Salah Labsir is from the city of Smara in the occupied territories of Western Sahara. His family still lives there. Between 2005 – 2013 he worked as a media correspondent. At the same time, he actively participated in peaceful demonstrations for the self-determination of Western Sahara. His political opinions are the reason why he started to be persecuted by the Moroccan regime, including forceful entry to his parents’ house on several occasions.
The first-ever side-event on Western Sahara was hosted by the Support Group on Western Sahara on Wednesday 1st March 2017 during the 34th Session of the UN Human Rights Council. The meeting was moderated by Mr Gianfranco Fattorini of the American Association of Jurists (AAJ).
The Namibian Ambassador, Sabine Böhlke-Müller, opened the proceedings and welcomed the attendees. The ambassador noted that UN Secretary-General Antonio Guterres had stated in his address to the Human Rights Council opening the 34th Session that prevention of human rights abuses should be a priority for the Council. Yet some 50 years after the General Assembly recognised the need for a referendum on self-determination in Western Sahara, and some 25 years after the setting up of MINURSO, the people of Western Sahara have yet to make use of their right to self-determination. Continue reading
During his visit to Morocco and Western Sahara in September 2012, Juan Méndez, UN Special Rapporteur on Torture, signalled that public prosecutors and judges rarely investigate complaints which allege the use of torture to obtain evidence or confessions during the early stages of interrogations. Continue reading
Throughout 2016, Adala UK recorded 85 cases of arbitrary expulsion of international observers (including human rights defenders and journalists) from Western Sahara by Morocco. They were accused of ‘disturbing public order’ for their attempts to observe the situation regarding human rights. Continue reading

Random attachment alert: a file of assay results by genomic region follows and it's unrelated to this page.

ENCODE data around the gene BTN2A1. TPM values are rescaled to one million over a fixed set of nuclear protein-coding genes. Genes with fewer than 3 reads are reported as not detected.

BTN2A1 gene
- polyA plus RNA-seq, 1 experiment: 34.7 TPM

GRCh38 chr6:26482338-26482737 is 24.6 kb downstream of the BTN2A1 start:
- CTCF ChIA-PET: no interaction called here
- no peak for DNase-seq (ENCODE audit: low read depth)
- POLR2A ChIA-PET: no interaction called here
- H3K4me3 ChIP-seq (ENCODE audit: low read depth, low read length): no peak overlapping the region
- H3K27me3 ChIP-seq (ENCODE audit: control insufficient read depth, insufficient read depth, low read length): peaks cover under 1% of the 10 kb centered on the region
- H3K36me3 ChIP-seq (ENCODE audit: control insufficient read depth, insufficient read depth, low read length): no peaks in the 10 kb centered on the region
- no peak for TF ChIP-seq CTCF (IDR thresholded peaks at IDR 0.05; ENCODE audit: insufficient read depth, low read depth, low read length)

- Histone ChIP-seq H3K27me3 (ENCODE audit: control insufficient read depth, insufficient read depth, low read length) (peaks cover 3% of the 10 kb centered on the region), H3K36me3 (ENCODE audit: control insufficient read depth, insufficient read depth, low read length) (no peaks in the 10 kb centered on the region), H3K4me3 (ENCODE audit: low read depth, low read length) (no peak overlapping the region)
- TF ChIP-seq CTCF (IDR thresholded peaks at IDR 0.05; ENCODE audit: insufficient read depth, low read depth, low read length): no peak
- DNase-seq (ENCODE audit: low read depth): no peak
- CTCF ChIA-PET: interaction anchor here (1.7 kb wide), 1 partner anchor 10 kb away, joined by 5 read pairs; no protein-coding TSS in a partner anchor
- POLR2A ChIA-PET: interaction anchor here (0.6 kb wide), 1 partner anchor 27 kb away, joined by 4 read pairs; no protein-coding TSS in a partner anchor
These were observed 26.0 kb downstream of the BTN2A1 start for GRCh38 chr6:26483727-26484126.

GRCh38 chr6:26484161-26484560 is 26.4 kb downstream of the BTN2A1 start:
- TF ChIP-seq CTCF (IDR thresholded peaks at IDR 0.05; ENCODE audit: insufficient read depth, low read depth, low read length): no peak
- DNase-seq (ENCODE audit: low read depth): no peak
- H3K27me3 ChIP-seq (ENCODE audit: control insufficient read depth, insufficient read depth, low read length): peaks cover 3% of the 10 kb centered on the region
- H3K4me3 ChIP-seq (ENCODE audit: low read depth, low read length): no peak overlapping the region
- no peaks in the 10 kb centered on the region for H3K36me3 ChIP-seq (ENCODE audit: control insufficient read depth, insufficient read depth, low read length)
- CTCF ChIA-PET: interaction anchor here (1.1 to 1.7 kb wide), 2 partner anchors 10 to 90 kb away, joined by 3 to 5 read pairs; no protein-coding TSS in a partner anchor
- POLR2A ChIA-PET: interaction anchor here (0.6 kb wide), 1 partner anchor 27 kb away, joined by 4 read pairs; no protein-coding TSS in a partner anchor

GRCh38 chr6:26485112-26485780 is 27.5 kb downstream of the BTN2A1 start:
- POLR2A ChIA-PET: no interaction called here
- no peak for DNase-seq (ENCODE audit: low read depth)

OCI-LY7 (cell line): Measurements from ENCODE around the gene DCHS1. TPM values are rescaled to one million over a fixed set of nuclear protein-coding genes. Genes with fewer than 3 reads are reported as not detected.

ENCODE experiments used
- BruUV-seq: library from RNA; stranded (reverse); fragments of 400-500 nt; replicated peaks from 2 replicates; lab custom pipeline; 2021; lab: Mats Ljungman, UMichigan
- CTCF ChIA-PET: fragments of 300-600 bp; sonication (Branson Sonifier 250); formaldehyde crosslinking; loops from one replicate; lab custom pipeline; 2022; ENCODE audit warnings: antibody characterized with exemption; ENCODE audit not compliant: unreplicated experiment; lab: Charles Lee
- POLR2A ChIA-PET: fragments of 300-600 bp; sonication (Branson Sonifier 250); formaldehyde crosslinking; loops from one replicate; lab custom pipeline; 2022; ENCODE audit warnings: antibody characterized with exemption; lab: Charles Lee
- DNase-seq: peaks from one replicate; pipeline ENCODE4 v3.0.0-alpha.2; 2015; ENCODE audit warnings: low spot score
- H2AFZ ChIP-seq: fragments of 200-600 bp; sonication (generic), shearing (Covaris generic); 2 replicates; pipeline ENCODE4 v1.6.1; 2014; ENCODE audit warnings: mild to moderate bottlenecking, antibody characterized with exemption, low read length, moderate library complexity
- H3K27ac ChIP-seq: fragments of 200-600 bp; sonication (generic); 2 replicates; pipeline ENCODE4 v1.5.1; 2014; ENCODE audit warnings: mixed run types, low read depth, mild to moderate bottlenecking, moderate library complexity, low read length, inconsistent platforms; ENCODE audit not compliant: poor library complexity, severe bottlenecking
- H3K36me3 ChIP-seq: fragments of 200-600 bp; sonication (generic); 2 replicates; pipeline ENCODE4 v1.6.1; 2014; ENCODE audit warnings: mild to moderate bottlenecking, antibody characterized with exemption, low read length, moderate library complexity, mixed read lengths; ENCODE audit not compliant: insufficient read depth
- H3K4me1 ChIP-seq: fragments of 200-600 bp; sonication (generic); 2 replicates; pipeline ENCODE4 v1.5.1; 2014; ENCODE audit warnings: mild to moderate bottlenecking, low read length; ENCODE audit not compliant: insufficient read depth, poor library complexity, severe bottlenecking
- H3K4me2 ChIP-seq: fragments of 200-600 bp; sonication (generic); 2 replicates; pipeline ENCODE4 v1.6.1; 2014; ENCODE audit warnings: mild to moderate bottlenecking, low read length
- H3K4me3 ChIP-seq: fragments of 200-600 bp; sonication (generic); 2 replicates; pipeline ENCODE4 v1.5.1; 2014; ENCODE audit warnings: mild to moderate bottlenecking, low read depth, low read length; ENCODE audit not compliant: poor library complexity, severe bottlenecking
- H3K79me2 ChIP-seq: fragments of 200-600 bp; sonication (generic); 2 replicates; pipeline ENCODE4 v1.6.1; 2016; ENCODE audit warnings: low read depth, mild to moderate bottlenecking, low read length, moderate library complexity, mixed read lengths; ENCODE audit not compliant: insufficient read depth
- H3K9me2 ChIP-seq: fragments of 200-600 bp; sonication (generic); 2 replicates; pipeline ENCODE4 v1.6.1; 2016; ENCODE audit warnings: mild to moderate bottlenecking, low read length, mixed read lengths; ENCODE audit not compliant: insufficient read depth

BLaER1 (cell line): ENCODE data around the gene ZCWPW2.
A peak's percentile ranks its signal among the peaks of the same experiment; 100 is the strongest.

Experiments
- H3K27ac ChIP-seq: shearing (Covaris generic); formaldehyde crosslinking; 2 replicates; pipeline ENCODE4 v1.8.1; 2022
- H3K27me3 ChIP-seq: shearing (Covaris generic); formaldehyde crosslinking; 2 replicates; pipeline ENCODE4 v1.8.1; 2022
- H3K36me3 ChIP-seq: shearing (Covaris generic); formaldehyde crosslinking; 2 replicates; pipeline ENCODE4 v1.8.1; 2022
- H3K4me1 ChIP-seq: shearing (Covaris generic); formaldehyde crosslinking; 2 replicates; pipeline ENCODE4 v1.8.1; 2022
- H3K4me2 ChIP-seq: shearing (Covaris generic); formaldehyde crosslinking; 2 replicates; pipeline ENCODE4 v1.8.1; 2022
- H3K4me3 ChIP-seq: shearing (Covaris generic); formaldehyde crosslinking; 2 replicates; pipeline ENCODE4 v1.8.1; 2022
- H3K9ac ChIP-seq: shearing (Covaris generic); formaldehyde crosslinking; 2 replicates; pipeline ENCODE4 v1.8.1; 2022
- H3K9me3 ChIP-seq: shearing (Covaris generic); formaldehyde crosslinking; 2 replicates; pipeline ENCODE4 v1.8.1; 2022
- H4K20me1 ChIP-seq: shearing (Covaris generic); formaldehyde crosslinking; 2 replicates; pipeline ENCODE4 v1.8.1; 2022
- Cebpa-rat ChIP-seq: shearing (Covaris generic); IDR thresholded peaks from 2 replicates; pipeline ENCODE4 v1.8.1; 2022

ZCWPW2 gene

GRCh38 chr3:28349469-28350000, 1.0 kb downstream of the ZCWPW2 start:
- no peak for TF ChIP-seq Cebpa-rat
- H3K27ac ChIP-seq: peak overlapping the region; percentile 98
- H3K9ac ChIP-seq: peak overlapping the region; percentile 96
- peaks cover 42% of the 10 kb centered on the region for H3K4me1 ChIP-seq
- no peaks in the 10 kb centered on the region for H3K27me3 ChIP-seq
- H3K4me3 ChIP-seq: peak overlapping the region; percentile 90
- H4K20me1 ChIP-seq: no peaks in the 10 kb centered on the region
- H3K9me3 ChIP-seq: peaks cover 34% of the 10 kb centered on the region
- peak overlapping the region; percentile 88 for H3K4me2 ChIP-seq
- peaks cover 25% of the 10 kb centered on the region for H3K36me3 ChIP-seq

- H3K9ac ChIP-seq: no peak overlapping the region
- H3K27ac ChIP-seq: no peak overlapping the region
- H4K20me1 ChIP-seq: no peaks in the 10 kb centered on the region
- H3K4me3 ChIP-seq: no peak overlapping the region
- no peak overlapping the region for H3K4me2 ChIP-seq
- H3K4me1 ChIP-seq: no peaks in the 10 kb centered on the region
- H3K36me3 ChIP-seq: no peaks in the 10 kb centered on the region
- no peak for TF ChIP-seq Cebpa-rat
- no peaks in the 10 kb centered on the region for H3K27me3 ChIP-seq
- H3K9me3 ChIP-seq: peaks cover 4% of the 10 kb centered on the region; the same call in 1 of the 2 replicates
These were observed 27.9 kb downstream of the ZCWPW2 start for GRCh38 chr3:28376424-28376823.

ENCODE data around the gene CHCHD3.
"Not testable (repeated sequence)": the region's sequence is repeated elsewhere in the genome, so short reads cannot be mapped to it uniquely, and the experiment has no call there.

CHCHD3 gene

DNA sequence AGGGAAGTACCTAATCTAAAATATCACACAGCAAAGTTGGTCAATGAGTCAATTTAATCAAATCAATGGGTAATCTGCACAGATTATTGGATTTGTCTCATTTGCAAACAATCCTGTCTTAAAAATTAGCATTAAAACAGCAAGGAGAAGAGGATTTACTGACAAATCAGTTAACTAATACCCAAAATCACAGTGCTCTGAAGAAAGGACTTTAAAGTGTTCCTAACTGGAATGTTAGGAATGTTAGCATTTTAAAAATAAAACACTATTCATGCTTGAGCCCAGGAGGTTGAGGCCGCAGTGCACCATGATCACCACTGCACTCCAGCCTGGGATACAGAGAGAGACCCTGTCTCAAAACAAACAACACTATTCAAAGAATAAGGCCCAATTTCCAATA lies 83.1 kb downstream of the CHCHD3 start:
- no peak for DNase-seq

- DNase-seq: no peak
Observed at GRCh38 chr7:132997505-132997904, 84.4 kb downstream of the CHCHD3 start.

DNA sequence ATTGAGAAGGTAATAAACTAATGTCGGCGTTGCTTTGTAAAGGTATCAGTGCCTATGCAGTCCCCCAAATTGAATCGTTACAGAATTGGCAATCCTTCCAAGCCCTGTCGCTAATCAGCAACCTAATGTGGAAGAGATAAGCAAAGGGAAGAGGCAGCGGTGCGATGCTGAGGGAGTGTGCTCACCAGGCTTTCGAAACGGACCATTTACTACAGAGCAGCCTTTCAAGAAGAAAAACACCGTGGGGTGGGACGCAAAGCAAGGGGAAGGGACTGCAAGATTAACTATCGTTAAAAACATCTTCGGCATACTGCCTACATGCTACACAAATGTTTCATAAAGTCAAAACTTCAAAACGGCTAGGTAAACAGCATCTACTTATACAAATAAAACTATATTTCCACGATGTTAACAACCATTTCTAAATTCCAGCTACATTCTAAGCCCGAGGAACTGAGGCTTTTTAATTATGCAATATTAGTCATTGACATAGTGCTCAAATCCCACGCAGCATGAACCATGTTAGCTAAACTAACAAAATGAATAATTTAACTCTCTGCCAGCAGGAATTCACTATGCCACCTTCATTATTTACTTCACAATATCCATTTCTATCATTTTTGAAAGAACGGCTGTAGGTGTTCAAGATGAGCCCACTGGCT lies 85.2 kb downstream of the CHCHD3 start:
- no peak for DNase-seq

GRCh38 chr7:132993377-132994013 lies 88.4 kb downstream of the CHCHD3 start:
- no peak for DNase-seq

The arrest and maltreatment of Saharawis by the Moroccan police goes against the commitment to respecting the rights of the child and related covenants. Anass Oamri, an eleven year old boy, was detained on 18 January, taken from his family in El Aaiún, the capital of Western Sahara and spent a night at the police station, and was going to be taken to Morocco to the orphanage in Salé over 1000km from his home.
The Moroccan authorities accused him of drawing and making Western Sahara flags. Anass Omari is a Moroccan orphan who was adopted by the Saharawi family with whom he lives in El Aaiún. Anass sent a text from the place where he was being detained to ask his friends, other Saharawi children, not to forget about him and to remember that he is Saharawi like them. Continue reading
Sahrawi prisoners in Moroccan prisons continue to face a daily struggle for survival, living in overcrowded cells without ventilation where temperatures can rise to 44 ºC during the summer months. Prisoners are regularly abused, both mentally and physically, by prison guards, in some cases leading to death. Such incidences are never investigated which creates a climate of complete impunity. Continue reading
On 20th November 2016, the Moroccan police arrested 3 minors in El Aiun, bringing the number of detained minors to 24 in the last 3 months of 2016.
The 3 youngsters Jamal Salami, Hajoub El Mojahid and El Bashir Babait were interrogated in police custody and subjected to maltreatment before being presented to the royal prosecutor who set them free until they had to present themselves at another tribunal on 20th December. During this the period was extended to 25 January.
On 28th November 2016, another minor – Ibrahim Mayara – was called to appear in front of a tribunal at the end of January 2017. Ibrahim had been arbitrarily detained on 26th November near his family home in El Aiun by a Moroccan police patrol. ‘The boy was violently attacked, immobilised and quickly taken away in a Moroccan police car’, an eye witness told Adala UK. Continue reading